CIC To Invest $50 Billion In 2009?

Ashby Monk

News stories abound this morning about the CIC’s intention to invest 10 times more money in 2009 than it did in 2008. According to CIC President Gao Xiqing, CIC had 90% of its assets in cash at the end of 2008. However, he thinks the crisis has largely abated and ‘deals’ are now to be had.

A quick snoop in CIC’s annual report shows that CIC still managed to invest close to $5 billion in 2008. So, if we believe Gao’s “10 times” comment, we may see the CIC invest close to $50 billion dollars this year. This would be half of its international portfolio (according to these smart guys).

Normally I’d argue that investing this much in such a short time period is a mistake, as it would subject the CIC to considerable market timing risks. The traditional approach is to “dollar cost average” your way into the market by buying in over time.

BUT! These aren’t normal times and the CIC isn’t a normal investor. It was recently freed of all its liabilities, so it can now take some bigger risks than it might have been able to. Also, the market timing risk may be worth taking. Given that we are coming out of a crisis, most equity markets are still trading at large discounts vis-a-vis 2007.

So after playing it safe in a year when playing it safe was brilliant, the CIC may end up investing a huge amount of assets in a year when investing huge amounts of assets is brilliant. Only time will tell.

9 Responses to “CIC To Invest $50 Billion In 2009?”

  1. 1 MMcC August 28, 2009 at 12:55 am

    USD50bn may not be such a stretch: CIC can get from USD5bn to USD30bn+ just by funding the mandates it agreed in early 2008.

  2. 2 rien huizer August 28, 2009 at 5:51 am


    Agree. CIC as a fund would have plenty of cash already and with the prospects for the US economy improving there will be renewed pressure to deal with the main waste-product of national economic policy: dollars. SAFE does not have to shrink to make CIC grow. But it is far more interesting to see what will happen with CIC as the bank holding company, receiving dividends (3 billion from BoChina alone, I would expect Huijin’s dividend receipts to be close to USD 10 bn (close to the 5% dividend that CIC will pay?) and having plenty of cash to inject fresh capital into Huijin should that be necessary to accommodate bank balance sheet growth in excess of internal capital generation.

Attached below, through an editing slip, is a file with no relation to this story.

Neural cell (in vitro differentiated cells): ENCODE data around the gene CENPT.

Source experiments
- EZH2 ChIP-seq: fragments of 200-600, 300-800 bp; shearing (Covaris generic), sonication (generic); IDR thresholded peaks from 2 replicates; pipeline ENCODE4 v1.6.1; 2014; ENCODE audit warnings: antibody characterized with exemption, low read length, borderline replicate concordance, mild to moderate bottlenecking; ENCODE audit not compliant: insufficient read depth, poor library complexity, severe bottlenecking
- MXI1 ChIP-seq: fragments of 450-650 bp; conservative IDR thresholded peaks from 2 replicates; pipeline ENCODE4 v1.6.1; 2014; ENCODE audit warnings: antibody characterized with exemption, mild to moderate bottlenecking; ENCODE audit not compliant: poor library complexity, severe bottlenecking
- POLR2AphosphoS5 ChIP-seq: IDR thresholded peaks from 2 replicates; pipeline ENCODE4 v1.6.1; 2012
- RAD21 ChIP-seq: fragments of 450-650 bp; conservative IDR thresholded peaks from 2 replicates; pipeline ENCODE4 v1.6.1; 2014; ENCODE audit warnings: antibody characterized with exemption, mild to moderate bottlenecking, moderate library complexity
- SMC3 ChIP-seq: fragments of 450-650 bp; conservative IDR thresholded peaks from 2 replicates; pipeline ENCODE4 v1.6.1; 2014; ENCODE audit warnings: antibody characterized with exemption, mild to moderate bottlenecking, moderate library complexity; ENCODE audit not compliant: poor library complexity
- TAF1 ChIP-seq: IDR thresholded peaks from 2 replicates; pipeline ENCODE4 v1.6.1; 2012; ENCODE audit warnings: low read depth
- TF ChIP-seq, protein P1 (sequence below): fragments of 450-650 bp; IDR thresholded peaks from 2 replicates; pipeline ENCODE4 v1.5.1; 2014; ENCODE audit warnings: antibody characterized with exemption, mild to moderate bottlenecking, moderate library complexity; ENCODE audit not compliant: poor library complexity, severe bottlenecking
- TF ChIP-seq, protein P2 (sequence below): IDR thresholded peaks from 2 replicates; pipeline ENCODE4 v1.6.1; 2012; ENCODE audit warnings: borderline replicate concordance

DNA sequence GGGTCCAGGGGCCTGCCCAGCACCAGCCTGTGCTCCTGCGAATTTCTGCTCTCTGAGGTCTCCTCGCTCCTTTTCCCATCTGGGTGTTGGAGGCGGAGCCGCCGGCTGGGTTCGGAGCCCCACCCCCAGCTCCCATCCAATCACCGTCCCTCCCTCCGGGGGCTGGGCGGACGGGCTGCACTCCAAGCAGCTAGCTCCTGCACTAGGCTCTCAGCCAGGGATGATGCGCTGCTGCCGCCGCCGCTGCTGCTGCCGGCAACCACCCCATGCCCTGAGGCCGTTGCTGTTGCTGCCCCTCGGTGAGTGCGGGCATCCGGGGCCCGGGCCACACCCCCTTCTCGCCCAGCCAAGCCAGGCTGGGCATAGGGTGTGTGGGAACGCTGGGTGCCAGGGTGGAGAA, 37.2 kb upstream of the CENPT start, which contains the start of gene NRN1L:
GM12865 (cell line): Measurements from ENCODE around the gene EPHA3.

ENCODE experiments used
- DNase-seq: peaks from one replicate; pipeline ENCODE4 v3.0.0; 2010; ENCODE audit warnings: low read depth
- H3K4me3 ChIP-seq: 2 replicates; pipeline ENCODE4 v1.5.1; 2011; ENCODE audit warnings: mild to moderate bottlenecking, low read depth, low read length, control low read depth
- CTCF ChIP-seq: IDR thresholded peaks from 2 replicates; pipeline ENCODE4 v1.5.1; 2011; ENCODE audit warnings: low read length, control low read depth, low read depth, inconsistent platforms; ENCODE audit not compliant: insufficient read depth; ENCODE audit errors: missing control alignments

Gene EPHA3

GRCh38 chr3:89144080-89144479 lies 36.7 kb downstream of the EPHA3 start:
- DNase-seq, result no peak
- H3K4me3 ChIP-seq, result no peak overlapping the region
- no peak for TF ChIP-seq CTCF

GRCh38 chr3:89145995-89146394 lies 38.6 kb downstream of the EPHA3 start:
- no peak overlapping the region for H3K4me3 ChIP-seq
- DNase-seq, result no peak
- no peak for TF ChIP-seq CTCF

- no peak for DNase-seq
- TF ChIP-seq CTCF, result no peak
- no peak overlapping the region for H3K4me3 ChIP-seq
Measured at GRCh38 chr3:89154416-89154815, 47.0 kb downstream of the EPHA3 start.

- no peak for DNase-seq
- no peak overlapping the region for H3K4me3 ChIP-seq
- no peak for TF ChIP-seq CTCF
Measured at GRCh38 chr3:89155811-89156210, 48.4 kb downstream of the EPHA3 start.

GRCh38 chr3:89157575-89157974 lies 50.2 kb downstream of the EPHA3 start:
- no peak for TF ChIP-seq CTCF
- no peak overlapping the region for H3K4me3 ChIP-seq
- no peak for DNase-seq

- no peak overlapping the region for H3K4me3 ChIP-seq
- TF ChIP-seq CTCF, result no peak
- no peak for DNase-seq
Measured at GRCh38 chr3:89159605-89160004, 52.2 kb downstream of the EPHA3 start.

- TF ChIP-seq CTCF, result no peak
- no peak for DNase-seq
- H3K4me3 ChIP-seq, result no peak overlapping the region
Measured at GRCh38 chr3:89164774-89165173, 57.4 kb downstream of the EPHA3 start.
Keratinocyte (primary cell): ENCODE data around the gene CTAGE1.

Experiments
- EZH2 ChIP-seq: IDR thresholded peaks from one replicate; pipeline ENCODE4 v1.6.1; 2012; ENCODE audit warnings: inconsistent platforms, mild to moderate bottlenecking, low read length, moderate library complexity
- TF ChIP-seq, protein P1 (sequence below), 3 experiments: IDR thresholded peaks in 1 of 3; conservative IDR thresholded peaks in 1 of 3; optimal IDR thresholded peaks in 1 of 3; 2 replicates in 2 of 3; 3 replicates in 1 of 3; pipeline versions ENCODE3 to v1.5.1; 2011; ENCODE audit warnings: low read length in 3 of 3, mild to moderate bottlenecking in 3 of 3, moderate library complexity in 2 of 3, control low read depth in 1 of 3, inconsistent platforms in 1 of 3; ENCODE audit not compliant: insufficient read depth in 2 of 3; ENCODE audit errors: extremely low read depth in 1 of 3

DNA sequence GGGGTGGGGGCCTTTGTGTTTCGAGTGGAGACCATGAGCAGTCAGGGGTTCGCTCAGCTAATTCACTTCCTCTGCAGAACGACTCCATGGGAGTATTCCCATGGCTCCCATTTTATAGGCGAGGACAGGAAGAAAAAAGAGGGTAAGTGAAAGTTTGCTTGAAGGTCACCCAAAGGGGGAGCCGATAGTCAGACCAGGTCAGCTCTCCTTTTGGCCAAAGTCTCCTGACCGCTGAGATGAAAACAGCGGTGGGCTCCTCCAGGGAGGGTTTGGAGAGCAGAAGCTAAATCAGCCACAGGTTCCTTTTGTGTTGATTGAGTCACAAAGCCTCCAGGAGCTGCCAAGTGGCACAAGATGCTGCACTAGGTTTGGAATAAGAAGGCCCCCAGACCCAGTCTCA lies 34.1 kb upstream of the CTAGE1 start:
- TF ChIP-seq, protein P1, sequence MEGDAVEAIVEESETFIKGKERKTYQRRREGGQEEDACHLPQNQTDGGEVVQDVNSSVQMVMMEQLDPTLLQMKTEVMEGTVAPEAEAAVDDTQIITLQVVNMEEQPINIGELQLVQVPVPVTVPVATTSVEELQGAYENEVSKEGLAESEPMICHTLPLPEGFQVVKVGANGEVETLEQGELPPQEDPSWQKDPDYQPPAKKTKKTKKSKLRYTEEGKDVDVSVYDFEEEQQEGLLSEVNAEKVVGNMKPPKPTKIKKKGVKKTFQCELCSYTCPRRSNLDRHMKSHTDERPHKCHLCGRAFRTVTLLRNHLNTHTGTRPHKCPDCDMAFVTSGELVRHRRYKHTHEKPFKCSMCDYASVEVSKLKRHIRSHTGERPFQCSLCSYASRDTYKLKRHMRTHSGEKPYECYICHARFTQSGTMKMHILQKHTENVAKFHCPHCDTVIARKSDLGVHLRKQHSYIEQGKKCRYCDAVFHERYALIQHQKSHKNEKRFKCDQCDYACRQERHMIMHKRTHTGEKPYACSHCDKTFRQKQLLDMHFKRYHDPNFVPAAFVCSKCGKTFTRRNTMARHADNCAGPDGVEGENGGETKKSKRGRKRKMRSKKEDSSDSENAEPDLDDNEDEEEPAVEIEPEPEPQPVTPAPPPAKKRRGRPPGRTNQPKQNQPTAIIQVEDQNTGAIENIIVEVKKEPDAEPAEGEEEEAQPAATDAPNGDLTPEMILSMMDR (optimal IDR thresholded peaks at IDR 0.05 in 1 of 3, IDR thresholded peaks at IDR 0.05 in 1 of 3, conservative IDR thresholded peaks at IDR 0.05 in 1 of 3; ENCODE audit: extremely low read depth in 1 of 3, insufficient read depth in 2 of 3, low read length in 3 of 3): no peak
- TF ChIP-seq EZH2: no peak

The introduction of a dividend requirement for SOEs may well be part of an attempt to mimic the effect of a capital market (skimming off excess cash before managers get to do opportunistic things, perhaps with a little sweetener for managers in their bonus structure), and using a professionally staffed fund, (CIC2?)under SASAC to allocate that surplus cash to other SOEs would fit into that idea as well. Despite the rivers of money resulting from the stimulus package, the Centre will want to make budget constraints as hard as possible, which has proven very difficult in previous periods of expansion. Insulating the State Council from company and bank finances via holding companies could do that.

    CIC 1 (in its Huijin and investment banking capacities) and 2 would probably have complementary forms of expertise (financial and industrial respectively) and political provenance. Whether or not they coinvest is less important than that they do not operate as antagonists. If that is the case, having entities like CIC (next to SAFE and the Social Security fund) would make sense. It would also explain what all these bright young people are supposed to be doing.

    That would mean that CIC1 (and possibly CIC2) would then (in their “fund” capacity) be sitting on as yet unallocated cash that can be invested in foreign markets until banks need recapitalization, or (in CIC2s case) there is a need for money to finance, for instance, a consolidation of an industry like steel making). CICs and the businesses that they own/control would then be financially segregated from the state budget. They could also be financially autonomous through their initial capital and the dividend flow from “policy” dividends (from SOEs and SOBs) and portfolio returns from market operations should more than cover dividends to be paid to the state. In addition, probably CIC as the more international arm, might coinvest (and monitor) with Chinese SOEs (SASAC firms) venturing overseas (where its descendants, CBC and China Import-Export Bank) would provide financing. All in all then that would make CIC even less of a sterilization fund. An SWF with Chinese characteristics.